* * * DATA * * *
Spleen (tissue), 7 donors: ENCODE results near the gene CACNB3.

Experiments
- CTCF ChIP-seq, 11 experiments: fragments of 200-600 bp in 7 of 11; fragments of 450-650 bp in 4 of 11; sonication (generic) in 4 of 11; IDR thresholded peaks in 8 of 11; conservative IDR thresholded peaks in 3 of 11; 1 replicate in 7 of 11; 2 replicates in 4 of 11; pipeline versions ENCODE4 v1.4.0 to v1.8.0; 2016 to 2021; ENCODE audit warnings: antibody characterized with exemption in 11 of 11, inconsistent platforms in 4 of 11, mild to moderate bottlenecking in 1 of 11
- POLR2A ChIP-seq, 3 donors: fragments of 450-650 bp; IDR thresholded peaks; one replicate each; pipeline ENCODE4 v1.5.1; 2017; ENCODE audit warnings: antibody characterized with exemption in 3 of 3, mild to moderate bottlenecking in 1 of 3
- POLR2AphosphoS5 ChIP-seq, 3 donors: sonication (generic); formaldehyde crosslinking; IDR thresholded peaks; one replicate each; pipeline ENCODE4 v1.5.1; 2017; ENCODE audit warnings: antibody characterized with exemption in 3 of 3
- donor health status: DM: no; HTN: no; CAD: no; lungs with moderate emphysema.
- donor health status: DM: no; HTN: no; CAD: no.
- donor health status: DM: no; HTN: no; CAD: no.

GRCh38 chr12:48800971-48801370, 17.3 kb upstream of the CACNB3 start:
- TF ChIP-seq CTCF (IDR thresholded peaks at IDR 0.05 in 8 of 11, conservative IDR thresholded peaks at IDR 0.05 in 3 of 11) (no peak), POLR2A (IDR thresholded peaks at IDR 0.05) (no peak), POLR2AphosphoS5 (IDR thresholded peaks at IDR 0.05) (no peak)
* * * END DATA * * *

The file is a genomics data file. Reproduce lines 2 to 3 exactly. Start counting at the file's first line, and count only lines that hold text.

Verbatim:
Experiments
- CTCF ChIP-seq, 11 experiments: fragments of 200-600 bp in 7 of 11; fragments of 450-650 bp in 4 of 11; sonication (generic) in 4 of 11; IDR thresholded peaks in 8 of 11; conservative IDR thresholded peaks in 3 of 11; 1 replicate in 7 of 11; 2 replicates in 4 of 11; pipeline versions ENCODE4 v1.4.0 to v1.8.0; 2016 to 2021; ENCODE audit warnings: antibody characterized with exemption in 11 of 11, inconsistent platforms in 4 of 11, mild to moderate bottlenecking in 1 of 11